Buying a home can be a busy time. None of your regular errands – grocery shopping, picking the kids up from school, or making dinner – disappear when you start house hunting, so when you do find your dream home and make an offer that’s accepted, it’s time to celebrate with a glass of champagne.
But don’t forget you still have to find time for one more major decision: your mortgage.
Mortgages come in all different shapes and sizes: closed vs. open, fixed rate vs. variable rate, and conventional vs. collateral. While the first two are the subject of much discussion among home buyers, you may have never heard of the term “collateral mortgage.” Don’t beat yourself up too much — many Canadians haven’t.
In this article, I’ll shed some light on the collateral mortgage and provide some insights that will hopefully help you make the right decision — because while a collateral mortgage can be great to have, it can also handcuff you.
Let’s take a closer look at this lesser known mortgage type and when it does and doesn’t work for homeowners.
What is a collateral mortgage?
It’s easy to confuse conventional and collateral mortgages. In fact, if you’re shopping for a home right now and looking for a lender, you may come across a collateral mortgage without even realizing it. (The banks don’t always do such a good job explaining the distinction.)
A conventional mortgage is the most common type – it’s probably what you think of when you think of a mortgage. When you sign up for this type of home loan, the amount that gets registered by your lender is the exact amount you need to borrow to purchase the property. Let’s say you’re buying a $500,000 condo in Toronto with a $100,000 (20%) down payment. That means you’ll qualify for a low-ratio mortgage and you’ll need a $400,000 loan from your lender to finance the purchase. It doesn’t get much simpler than that.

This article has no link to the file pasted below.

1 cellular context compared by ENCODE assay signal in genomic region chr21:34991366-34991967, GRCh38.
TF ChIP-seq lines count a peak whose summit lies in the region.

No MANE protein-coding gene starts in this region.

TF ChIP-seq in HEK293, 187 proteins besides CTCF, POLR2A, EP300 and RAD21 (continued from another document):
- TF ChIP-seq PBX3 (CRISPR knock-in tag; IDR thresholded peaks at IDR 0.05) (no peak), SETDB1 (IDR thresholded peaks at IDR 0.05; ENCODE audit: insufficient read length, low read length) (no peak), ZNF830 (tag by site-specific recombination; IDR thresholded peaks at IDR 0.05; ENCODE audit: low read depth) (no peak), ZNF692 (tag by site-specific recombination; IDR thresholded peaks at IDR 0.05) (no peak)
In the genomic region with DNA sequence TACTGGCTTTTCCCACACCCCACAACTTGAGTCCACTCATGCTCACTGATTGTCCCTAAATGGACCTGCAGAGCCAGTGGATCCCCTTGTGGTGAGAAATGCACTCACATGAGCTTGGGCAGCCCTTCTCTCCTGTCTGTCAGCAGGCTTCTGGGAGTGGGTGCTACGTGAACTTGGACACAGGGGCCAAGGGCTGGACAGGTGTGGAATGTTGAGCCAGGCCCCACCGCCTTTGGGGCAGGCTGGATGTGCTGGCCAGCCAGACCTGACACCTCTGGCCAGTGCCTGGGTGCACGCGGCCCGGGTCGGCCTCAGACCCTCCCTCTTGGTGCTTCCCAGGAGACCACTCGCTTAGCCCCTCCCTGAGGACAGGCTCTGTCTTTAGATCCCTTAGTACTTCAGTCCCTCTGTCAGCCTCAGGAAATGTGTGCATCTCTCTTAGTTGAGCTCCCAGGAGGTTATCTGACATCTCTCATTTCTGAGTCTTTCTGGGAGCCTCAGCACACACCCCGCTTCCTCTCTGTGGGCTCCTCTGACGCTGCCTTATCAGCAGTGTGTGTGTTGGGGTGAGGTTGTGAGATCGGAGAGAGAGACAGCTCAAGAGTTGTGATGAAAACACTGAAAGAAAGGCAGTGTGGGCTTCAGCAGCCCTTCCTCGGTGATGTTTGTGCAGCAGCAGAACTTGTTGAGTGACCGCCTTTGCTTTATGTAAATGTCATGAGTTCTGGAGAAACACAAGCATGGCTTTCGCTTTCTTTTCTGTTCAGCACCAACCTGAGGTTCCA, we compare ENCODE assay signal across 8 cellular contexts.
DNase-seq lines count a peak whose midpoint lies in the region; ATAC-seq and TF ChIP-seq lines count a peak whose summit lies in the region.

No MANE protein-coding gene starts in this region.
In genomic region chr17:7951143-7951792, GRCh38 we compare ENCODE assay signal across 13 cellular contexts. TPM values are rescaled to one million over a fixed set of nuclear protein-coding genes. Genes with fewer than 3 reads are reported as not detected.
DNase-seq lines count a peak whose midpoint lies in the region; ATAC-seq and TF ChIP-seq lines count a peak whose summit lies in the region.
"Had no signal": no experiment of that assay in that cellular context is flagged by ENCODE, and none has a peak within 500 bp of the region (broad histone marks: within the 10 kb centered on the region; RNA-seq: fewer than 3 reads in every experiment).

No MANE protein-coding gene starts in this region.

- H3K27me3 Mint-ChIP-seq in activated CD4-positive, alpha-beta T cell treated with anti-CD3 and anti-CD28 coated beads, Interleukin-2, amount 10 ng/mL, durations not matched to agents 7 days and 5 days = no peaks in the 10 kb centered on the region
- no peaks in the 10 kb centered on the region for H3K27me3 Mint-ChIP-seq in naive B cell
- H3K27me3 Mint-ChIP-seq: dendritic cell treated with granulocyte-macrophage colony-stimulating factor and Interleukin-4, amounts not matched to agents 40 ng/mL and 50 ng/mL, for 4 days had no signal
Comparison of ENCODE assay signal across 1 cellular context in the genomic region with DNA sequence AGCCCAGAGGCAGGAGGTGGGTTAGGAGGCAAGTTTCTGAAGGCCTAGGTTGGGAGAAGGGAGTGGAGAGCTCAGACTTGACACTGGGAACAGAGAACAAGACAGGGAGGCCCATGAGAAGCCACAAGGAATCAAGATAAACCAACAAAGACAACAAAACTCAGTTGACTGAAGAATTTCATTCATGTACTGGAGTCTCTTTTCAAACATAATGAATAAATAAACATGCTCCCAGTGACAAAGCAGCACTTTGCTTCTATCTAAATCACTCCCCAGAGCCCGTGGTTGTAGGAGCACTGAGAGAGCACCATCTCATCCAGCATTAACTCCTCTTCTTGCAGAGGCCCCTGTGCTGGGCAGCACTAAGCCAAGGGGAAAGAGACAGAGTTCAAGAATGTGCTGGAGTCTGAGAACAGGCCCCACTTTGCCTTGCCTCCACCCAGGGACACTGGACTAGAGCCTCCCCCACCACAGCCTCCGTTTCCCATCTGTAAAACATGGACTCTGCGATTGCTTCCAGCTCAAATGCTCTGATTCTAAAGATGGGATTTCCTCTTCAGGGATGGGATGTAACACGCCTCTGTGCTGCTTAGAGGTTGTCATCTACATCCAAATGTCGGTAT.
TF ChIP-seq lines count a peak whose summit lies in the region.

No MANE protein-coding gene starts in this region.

With collateral mortgages, on the other hand, it’s not always so straightforward. With a 20% down payment, a collateral mortgage can register a charge that’s more than you need to borrow to purchase the property — for up to 125% of your home’s value. In the same scenario mentioned above, on a $500,000 home, your lender could register a charge of up to $625,000.
Why would a lender want to do that? Because they assume you’ll be borrowing money from the equity in your home down the road.
Collateral mortgages aren’t one of the products offered only by fringe lenders. In fact, you may be surprised to learn that some of Canada’s biggest mortgage lenders, such as TD Bank and Tangerine Bank, offer collateral mortgages.
When does a collateral mortgage make sense?
If you’re planning to borrow money from the equity in your home through a Home Equity Line of Credit (HELOC), a collateral mortgage can be a better option. You’ll be able to tap into your home’s equity when you first purchase your home, without incurring the typical legal and set-up costs a HELOC would require.
Borrowing this extra amount can make sense in certain cases, for the same reasons that refinancing your home or taking out a HELOC can be beneficial for homeowners. Some use this strategy to finance home renovations on a fixer-upper property, or to consolidate debt from other outstanding loans. If you have a car loan or a balance on your credit card at the time you purchase your home, you could roll all of these debts into your mortgage, which likely has a far lower interest rate.
Keep in mind, however, that you still have to qualify for the full amount borrowed in your collateral mortgage. If you initially qualify for a $500,000 home (or a $400,000 mortgage with 20% down), but you want to take out a mortgage that will allow you to make another $100,000 worth of renovations on your home, you may not qualify.
When does a collateral mortgage not make sense?
Collateral mortgages also have a couple of shortcomings. First of all, they can make it difficult to shop around among other lenders for better terms or a better interest rate once your mortgage comes up for renewal.
That’s because if you’ve used this option to consolidate debt, then not only is your mortgage tied to a specific lender, so are your other debts. Also, because your collateral mortgage is a larger amount than a conventional mortgage would be on the same property, this can be considered a higher-risk loan and could mean you don’t get the best possible interest rate. Even if you stay with your current lender, it’s less likely they will offer you their best rate at the time of renewal.
If you ever decide to break your mortgage in order to refinance, you may be faced with a heftier mortgage penalty than you would otherwise have to pay.
It’s also worth stating that the bigger the mortgage, the bigger the payments. If you want to take out a collateral mortgage, weigh the pros and cons and be prepared to pay down a larger loan.
Still not sure which mortgage type is right for you? An experienced mortgage broker can sit down with you to help you decide whether a collateral mortgage makes more sense than a conventional one in your particular case. Feel free to reach out to us for more guidance.